Banks under duress
Although the monetary policy plans to compel the commercial banks to disburse concessional loans at 5 percent interest rate in the areas specified to a minimum of 500 clients and national level development banks to disburse at least 300 such loans, the institutional mechanism for the same simply does not exist. The monetary policy does not envision the role of provincial or local governments to coordinate or contribute in selecting the right candidates for these loans. This, in turn, may turn out to be a major bottleneck both in investment and loan recovery. The end result could be either non-disbursement or the proceeds landing on the wrong hands.
This monetary policy has heavily relied on the principle of directed lending which, Nepal Rastra Bank itself recognises, 'is not considered to be consistent with the financial sector liberalisation policy'. The central bank, therefore, was gradually phasing out several of these since the beginning of financial sector reform in 2002.
But the cumulative weight of the directed lending imposed by the current monetary policy constitutes 45 percent of the total loan disbursements. The commercial banks must invest 15 percent in agriculture, 15 percent in SMEs, 10 percent in hydropower and 5 percent to the deprived sectors. There are, however, a few multi-year targets and there may be some unspecified insignificant overlaps in computations. Most of these schemes have also enforced the interest rate caps. These stringent provisions directly impact on the profitability and, then, the financial health of the BFIs; approximately 85 percent of which is owned by the private sector. This poses risks, both to financial sector stability and towards mass potential lay-offs when earnings spiral down. It is essentially an anti-free market move.
Despite all tall claims of increased financial access, the new monetary policy also fails to address three key issues, namely, the absence of appropriate institutional framework to employ the policy instruments right at the target, a deficit of digital infrastructure and financial education and high cost of funds regressively extracted from the most deprived of the borrowers.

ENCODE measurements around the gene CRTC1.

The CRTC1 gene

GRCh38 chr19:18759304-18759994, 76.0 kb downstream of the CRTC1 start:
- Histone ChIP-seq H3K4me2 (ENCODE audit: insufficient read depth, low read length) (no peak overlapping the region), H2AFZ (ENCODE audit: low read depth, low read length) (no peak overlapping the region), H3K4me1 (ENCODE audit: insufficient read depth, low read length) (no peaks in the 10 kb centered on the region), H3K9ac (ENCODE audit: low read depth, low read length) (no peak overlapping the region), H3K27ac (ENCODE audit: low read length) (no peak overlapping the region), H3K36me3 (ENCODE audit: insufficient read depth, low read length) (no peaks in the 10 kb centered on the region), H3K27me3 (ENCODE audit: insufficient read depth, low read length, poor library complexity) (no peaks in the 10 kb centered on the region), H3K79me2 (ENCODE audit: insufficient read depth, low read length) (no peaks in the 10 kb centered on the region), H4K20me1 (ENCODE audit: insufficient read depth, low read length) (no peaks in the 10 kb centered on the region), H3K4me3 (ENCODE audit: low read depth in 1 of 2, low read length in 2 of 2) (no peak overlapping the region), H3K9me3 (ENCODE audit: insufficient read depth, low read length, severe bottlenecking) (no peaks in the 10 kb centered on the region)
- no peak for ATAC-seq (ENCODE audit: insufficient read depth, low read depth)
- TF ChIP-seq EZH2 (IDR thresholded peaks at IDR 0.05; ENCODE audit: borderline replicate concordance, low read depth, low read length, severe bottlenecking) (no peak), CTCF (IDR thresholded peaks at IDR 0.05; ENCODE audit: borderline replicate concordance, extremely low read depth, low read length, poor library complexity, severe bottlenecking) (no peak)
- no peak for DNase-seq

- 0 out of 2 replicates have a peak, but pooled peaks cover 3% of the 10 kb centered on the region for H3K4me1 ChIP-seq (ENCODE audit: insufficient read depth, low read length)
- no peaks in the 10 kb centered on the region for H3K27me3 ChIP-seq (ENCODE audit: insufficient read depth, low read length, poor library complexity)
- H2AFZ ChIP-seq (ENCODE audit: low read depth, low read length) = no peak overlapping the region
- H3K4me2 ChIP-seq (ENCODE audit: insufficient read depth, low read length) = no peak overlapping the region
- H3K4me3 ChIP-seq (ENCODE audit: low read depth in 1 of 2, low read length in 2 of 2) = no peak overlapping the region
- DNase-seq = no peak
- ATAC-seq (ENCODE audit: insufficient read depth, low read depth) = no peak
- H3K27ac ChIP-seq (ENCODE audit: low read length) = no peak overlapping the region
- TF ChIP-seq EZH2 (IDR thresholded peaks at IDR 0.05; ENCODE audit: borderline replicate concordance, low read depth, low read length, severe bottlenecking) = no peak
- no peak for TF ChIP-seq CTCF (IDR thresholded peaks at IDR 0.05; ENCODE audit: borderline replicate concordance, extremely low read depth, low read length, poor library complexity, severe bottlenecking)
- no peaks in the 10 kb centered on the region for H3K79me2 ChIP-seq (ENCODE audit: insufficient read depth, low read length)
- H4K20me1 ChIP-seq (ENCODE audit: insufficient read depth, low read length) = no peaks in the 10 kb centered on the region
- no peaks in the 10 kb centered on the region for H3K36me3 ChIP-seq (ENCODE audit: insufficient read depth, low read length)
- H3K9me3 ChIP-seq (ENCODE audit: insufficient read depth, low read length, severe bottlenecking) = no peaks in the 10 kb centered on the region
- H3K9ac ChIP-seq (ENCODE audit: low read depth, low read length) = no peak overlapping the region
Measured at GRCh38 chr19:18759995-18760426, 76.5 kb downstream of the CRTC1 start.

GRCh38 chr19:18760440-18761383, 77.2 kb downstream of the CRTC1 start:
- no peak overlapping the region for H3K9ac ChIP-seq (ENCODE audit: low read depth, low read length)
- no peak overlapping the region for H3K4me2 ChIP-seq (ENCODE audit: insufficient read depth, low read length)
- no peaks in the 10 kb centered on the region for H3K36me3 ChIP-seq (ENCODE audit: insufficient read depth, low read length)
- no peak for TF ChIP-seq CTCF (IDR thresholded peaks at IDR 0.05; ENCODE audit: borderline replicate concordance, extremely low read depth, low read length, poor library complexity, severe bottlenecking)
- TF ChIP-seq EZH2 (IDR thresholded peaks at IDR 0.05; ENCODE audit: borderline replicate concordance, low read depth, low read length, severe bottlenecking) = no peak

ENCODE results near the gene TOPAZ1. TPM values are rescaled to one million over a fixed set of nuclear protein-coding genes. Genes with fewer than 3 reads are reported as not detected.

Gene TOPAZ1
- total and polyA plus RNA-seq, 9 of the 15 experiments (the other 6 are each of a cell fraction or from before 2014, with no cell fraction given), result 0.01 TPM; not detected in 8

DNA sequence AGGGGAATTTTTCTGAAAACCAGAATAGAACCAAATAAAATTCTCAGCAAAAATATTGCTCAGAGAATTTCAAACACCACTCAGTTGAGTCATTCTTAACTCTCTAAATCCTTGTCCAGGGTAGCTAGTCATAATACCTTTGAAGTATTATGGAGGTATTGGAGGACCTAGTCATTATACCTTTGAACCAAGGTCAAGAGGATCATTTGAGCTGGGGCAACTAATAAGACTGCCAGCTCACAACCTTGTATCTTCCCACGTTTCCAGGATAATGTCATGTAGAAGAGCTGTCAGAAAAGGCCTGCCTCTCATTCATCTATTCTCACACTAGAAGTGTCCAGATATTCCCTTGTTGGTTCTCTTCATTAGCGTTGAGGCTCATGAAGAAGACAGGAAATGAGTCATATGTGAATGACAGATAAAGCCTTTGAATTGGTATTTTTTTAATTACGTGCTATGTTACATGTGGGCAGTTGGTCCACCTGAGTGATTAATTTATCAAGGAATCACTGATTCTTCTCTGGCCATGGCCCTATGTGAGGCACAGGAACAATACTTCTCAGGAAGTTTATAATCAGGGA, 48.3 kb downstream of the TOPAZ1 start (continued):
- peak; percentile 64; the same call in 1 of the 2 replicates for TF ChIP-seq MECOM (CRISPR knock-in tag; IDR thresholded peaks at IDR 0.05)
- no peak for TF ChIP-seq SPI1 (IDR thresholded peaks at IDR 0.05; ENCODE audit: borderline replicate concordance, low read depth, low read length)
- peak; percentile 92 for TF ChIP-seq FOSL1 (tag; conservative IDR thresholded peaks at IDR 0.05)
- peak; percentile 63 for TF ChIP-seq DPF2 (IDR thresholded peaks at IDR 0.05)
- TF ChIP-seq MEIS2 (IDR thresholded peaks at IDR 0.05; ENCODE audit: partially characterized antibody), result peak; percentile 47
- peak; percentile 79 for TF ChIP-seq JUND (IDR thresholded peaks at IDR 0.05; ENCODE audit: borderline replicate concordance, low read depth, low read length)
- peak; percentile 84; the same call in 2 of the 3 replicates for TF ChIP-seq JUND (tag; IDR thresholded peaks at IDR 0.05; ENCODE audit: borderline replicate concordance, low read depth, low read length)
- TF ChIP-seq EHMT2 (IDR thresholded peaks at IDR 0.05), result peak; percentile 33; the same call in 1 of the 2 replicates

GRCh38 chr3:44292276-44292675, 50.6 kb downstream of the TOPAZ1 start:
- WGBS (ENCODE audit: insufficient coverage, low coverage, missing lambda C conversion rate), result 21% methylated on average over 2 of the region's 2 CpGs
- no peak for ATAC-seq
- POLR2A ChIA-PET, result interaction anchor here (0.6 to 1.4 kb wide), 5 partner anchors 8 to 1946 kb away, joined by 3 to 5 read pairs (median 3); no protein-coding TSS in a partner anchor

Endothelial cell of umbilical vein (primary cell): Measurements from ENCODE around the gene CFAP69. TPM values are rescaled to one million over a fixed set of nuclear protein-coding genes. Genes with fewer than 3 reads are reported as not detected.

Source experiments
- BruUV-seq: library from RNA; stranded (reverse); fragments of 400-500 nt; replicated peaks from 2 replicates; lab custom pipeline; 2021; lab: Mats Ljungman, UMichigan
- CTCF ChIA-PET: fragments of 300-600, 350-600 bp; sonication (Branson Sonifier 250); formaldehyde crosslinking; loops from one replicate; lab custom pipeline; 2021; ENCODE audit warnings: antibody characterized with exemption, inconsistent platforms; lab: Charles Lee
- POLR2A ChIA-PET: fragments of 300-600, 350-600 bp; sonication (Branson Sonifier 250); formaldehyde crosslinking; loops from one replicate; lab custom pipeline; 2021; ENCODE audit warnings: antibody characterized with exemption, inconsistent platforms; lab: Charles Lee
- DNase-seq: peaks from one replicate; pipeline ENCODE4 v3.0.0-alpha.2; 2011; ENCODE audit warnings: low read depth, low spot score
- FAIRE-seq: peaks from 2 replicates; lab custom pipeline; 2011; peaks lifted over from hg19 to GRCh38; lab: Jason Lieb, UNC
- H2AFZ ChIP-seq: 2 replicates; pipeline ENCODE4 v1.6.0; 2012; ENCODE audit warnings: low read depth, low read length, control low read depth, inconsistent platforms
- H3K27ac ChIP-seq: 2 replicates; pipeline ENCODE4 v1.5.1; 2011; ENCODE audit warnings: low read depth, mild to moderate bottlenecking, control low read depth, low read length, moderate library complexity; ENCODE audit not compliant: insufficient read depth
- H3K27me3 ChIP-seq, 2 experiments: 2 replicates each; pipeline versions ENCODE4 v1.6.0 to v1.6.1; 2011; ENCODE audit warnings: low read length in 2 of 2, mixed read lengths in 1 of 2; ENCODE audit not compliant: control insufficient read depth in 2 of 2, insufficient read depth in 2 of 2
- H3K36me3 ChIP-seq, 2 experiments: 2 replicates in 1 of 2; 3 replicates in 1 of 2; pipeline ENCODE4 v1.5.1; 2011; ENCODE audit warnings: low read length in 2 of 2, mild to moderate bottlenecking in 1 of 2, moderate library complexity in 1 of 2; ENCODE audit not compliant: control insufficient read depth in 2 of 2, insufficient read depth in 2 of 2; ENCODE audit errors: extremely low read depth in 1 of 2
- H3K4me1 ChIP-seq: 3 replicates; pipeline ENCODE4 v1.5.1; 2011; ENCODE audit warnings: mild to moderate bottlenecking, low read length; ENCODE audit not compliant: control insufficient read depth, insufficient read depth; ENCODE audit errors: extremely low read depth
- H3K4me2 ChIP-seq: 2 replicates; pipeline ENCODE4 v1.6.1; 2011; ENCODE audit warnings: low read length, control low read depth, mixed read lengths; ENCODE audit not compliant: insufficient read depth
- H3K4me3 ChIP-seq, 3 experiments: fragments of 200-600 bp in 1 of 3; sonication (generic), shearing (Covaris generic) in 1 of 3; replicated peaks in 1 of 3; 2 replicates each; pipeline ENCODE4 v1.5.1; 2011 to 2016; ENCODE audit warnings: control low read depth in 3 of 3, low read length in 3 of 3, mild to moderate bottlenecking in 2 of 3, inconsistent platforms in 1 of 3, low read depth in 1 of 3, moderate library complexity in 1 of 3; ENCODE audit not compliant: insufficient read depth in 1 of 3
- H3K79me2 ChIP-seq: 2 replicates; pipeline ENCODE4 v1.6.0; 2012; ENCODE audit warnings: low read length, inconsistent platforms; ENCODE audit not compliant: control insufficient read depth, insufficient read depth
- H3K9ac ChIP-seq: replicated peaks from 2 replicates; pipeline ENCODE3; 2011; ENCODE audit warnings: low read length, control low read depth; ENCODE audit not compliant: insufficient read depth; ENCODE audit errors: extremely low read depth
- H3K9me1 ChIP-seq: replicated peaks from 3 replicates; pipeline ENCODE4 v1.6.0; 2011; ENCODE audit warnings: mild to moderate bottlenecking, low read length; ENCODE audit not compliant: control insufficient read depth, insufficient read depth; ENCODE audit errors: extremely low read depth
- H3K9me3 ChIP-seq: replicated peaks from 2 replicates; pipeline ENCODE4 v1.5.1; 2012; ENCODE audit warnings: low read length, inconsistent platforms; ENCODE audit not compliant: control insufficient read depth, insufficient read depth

As a phenomenal policy retreat, this monetary policy has once again brought the Agricultural Development Bank to the centre stage of agriculture-related financing. It may be recalled that this bank was converted into a general commercial bank only a decade ago as part of 'reform'. Loan securitisation and a high rate of default still remain as the unaddressed structural challenges in agricultural loans. Financing without embedded financial education on cash flow and basic project management remains a key bottleneck in productive utilisation. The microfinance model of financial inclusion has, in essence, failed in Nepal due to high operational costs. The current monetary policy puts a 15 percent cap on the interest rates charged by the microfinance institutions. These institutions are unlikely to sustain from earnings at this rate of return, while the rates are still too high for borrowers. This paradoxical situation is unlikely to facilitate the pandemic-hit small enterprises that are served by these microfinance institutions.
Without proper follow-through and plug-ins on the ground, ambitious propositions of the helicopter money are unlikely to provide windfall gains to an already tattered economy.